Process data into digital models
A 3D drone mapping is essentially a land survey, but more complete, more precise, and much faster. It also provides a safer and more cost-effective way compared to traditional methods. 3D drone mappings can be completed for terrains, roofs, stockpiles, and operational or maintenance tasks. The deliverables include a 3D point cloud, a 3D mesh and a 2D orthomosaic.
There are several technologies that deliver the best results for 3D drone mappings of land surveys. Drones can use laser sensors as well as high resolution cameras. The laser sensor is known as LIDAR. The high-resolution camera system is called photogrammetry. Both have their pros and cons, and the choice of which to use depends on the project requirements.
Photogrammetry is as old as the camera itself and has been used for topographic surveys as early as the 1850’s. Photogrammetry uses photographs to extract 3-dimensional measurements from 2-dimensional pictures. Today’s modern high-resolution cameras are small enough to be mounted on small drones which are subject to less restrictions than larger drones based on take-off weight. Yet with HD cameras powerful enough to take 40-megapixel pictures, the resolution provides enough data to generate a 3D terrain mapping accurate to within 1cm.
All this is calculated from a set of coordinates. The auto-pricing algorithm makes us the only ones in the world that do not repeatedly negotiate prices for each flight. This is because we get the price right the first time, and every time.
LIDAR is sometimes also referred to as "LiDAR", "LIDaR", or "Lidar" as well as "3D Laser Scanning". The term refers to Light, Detection and Ranging. The technology uses a fine laser that emits pulses of ultraviolet, visible, or near infrared light to objects and uses a special sensor to detect the reflected energy. LIDAR is extremely accurate and when completed by a surveyor at ground level or by a drone at low altitudes, the accuracy can be sub-centimeter. LIDAR maps that were created using airplanes at higher altitudes are less accurate and not useful for most projects.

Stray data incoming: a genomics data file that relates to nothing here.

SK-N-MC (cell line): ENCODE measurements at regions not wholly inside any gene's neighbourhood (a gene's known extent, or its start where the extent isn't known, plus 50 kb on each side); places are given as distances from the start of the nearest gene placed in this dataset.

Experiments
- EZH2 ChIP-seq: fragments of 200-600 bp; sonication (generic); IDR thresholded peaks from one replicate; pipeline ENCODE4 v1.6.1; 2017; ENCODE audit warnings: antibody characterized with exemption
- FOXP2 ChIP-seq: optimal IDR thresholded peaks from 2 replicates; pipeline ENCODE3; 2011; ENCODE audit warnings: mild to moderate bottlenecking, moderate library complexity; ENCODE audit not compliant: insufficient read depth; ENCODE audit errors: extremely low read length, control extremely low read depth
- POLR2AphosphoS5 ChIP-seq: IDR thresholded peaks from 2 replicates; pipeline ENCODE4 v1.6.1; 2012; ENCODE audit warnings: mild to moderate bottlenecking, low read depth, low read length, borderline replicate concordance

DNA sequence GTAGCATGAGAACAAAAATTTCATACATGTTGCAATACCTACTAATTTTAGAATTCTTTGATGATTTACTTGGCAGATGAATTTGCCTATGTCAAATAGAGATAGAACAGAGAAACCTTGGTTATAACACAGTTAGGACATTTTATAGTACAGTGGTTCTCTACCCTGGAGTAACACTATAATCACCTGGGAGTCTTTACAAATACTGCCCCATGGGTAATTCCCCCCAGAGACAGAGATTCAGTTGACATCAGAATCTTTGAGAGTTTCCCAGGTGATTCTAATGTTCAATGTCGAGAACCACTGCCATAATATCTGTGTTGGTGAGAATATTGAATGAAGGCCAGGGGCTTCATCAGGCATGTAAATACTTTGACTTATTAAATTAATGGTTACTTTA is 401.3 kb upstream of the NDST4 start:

LIDAR vs Photogrammetry
There are a significant number of articles debating this topic online and it really comes down to a case-by-case basis. Overall, the equipment is far more expensive, which can increase project costs.
Based on our experience at Inflights, photogrammetry works well:
- on roofs and buildings
- on low density of vegetation
- when the color value of the terrain or building needs to be used
- when a precision of 1-3cm is needed
LIDAR is needed :
- in high density of vegetation (forest, agriculture fields) and
- when a digital terrain model is required
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The area of interest is modeled by a cloud of points in space, each with its own color and coordinates.
A mesh is the 3D shape of a model, approximated by triangles. The texture is a sheet based on the pictures that acts like as a skin lying on the surface of your model.
The area is represented by a photorealistic map. This map is made of rectified photos and synthesized into an accurate high resolution georeferenced image.
How it works
Our global pilot community and central team are ready to help you obtain the drone data for your project
Request your quote
- Upload the area to be mapped to the Inflights Platform or select an area on the map.
Get an instant price
- Our algorithms will generate the best price for you based on our pricing agreements with our pilot community.
Sit back and relax
- We ensure that all legal requirements are met. We keep you updated with all the critical steps in the process and inform you when the final deliverables are ready.
Download or View your results online
- View your deliverables online or use our ready-to-use files on your own software to start designing your site.